Gene Shove was born and raised on a farm near Havensville in northeastern Kansas. Following eighteen months in the U. S. Army, he farmed for two years and then enrolled at Kansas State University in the fall of 1948. He received B.S. and M.S. degrees in 1952 and 1953, and he continued on at Iowa State University for his Ph.D. in 1959. While working on his Ph.D. he served in the agricultural engineering department as an assistant manager of farm services and as an extension specialist in crop drying and storage. He joined the University of Illinois staff in 1958.
His M.S. thesis research on using heat pumps to dry grain was followed by research on air distribution from grain aeration ducts for his Ph.D. dissertation. After a brief period of studying automatic feed handling for livestock, he returned to his work on grain drying and storage.
In the mid-1960s, Shove experimented with the use of refrigeration to dry and maintain the quality of shelled corn in storage. Extensive laboratory tests and farmers' experiences with insulated drying/ storage installations uncovered many mechanical problems, and the process did not prove practical for midwestern grain producers. The chilled grain drying research did, however, lead to the development of low-temperature grain drying, for which Shove became internationally recognized.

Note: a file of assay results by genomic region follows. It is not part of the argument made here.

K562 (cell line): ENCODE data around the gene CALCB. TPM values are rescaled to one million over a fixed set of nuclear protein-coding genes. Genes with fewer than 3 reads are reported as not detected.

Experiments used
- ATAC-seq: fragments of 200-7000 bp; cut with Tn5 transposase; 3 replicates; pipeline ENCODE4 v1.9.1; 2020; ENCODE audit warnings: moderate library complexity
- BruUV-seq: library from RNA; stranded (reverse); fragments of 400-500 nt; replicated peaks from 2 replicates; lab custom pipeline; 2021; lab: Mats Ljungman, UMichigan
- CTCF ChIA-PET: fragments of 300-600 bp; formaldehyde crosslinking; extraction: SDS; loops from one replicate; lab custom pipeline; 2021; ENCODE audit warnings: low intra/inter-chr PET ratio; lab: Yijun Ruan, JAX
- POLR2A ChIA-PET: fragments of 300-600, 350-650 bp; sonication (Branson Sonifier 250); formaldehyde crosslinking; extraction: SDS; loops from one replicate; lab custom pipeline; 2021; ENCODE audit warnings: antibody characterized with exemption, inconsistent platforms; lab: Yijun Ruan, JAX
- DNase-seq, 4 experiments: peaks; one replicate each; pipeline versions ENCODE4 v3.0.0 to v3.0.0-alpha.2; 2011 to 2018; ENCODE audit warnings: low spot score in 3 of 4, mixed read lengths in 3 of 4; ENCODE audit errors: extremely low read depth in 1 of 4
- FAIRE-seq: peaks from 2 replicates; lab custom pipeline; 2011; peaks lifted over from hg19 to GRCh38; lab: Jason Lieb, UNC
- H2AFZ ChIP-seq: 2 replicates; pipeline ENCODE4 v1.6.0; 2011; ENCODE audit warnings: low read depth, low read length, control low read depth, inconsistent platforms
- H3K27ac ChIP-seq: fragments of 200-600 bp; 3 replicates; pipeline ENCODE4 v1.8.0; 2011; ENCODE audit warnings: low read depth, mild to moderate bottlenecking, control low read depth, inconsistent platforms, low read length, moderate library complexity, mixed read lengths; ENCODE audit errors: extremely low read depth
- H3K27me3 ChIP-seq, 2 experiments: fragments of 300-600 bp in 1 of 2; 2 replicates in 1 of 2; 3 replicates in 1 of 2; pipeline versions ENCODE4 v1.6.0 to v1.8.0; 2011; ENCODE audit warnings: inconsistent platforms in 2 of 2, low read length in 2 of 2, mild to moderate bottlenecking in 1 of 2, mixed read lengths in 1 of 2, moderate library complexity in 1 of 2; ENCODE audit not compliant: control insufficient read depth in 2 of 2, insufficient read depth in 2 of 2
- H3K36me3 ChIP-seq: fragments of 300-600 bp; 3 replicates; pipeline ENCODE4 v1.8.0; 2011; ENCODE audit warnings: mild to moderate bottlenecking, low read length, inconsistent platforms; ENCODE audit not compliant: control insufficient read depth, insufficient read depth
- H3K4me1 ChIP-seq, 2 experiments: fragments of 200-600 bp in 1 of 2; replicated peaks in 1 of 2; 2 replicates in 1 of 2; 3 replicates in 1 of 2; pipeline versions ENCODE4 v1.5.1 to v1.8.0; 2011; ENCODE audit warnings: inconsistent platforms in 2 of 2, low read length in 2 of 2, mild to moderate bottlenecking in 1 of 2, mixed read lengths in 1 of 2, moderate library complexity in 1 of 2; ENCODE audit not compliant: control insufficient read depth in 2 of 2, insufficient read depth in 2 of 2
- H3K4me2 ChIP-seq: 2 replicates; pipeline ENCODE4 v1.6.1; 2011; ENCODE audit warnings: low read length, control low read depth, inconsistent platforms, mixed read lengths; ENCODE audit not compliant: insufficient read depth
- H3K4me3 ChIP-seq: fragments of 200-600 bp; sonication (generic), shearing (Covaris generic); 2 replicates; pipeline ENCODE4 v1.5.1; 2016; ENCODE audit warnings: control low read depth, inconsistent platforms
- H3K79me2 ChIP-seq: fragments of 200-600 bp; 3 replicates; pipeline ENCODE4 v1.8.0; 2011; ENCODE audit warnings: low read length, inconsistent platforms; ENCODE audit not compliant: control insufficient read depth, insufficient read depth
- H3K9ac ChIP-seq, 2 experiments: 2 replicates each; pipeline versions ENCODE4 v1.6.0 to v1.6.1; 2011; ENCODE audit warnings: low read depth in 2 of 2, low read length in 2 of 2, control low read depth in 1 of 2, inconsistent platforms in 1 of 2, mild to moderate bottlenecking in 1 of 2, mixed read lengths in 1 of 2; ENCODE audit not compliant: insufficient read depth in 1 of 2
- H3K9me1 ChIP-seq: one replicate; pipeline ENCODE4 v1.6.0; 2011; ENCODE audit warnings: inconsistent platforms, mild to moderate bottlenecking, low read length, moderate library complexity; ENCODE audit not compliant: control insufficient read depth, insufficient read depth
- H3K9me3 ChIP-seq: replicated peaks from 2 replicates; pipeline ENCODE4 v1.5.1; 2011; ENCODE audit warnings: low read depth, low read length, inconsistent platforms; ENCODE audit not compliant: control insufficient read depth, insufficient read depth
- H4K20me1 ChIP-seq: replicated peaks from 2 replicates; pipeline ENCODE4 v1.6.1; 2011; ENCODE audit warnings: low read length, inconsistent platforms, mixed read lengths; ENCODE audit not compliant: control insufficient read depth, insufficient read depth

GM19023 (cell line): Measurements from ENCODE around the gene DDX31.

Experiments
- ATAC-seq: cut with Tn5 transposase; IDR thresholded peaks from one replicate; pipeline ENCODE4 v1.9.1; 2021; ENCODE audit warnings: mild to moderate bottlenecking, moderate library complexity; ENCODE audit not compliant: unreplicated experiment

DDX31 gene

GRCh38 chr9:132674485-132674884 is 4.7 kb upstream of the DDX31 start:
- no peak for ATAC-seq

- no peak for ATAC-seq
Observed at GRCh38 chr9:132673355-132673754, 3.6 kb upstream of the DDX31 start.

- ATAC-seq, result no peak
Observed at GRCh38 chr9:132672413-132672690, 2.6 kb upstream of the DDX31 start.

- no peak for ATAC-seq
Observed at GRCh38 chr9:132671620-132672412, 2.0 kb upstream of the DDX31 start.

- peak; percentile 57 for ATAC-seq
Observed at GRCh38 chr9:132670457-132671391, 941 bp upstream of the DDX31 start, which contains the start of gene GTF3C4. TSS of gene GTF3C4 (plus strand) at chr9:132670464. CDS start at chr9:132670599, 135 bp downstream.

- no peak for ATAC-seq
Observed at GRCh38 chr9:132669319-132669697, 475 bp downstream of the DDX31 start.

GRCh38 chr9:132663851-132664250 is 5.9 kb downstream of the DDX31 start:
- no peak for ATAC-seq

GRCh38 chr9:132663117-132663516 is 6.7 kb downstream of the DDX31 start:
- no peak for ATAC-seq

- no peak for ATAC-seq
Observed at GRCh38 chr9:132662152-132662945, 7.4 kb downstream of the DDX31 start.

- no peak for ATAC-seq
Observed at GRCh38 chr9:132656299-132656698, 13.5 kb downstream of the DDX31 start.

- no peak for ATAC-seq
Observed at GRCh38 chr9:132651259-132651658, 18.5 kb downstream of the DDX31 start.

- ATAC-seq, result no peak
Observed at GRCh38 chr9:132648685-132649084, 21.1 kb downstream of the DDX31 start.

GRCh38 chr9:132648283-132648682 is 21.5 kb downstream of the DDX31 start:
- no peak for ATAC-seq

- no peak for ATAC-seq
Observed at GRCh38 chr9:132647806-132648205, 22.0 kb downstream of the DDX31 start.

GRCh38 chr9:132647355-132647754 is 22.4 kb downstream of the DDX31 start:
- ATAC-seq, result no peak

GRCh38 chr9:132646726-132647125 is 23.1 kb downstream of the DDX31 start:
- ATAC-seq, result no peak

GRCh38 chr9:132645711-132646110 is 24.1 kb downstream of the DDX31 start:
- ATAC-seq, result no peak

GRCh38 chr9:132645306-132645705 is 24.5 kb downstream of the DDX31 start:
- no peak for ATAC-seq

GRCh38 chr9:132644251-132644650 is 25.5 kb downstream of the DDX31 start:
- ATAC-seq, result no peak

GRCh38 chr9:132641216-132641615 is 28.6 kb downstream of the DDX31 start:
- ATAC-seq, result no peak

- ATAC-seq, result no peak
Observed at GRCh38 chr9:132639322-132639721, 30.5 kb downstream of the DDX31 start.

Increases in the cost of fossil-based fuels prompted Shove to obtain funding during the late 1970s and early 1980s to support research on applying solar energy to the drying of crops and other farm uses, such as farm-shop and livestock-shelter heating.
During his career, he received the Paul A. Funk Award from the College of Agriculture and Certificates of Appreciation and Merit from the Illinois Farm Electrification Council, as well as the Silver Switch Award from the National Farm Electrification Council.
He married Myrtle E. Ellis in 1949. They had two sons, Gregory and Kent, and a daughter, Myrene. Gene C. Shove retired from the university in 1989 after thirty-one years in the department.